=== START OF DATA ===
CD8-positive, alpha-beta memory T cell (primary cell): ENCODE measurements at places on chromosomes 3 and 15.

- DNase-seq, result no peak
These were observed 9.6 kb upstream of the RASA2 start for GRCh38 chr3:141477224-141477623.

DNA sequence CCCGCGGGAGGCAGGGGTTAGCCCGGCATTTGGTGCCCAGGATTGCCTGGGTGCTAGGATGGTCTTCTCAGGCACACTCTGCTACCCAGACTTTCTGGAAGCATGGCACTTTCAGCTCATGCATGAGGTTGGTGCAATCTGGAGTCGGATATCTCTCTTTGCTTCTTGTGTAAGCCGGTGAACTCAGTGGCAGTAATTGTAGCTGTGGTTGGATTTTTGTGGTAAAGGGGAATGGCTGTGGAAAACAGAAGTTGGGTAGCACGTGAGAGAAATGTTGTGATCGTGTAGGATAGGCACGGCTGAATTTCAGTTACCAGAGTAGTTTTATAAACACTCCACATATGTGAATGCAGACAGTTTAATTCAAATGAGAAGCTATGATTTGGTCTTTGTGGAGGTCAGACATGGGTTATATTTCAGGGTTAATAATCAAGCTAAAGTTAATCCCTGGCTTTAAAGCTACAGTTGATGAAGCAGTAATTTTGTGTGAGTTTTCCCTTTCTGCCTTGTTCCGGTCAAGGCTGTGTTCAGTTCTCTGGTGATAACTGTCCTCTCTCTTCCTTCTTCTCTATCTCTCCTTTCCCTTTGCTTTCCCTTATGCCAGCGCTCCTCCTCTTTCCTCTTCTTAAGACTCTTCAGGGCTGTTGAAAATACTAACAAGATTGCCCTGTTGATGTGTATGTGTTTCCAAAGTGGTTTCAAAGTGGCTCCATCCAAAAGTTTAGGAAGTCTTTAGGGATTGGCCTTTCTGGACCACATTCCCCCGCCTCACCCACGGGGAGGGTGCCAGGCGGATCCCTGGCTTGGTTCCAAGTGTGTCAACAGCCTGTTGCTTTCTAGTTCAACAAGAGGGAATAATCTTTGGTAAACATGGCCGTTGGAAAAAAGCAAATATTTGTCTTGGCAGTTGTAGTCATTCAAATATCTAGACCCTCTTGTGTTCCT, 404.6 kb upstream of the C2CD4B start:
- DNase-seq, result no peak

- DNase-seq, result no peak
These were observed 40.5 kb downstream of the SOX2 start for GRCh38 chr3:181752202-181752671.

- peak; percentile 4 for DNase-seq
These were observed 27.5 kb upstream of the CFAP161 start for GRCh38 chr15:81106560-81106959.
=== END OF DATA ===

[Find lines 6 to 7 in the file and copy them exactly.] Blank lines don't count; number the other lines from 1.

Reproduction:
- DNase-seq, result no peak
These were observed 40.5 kb downstream of the SOX2 start for GRCh38 chr3:181752202-181752671.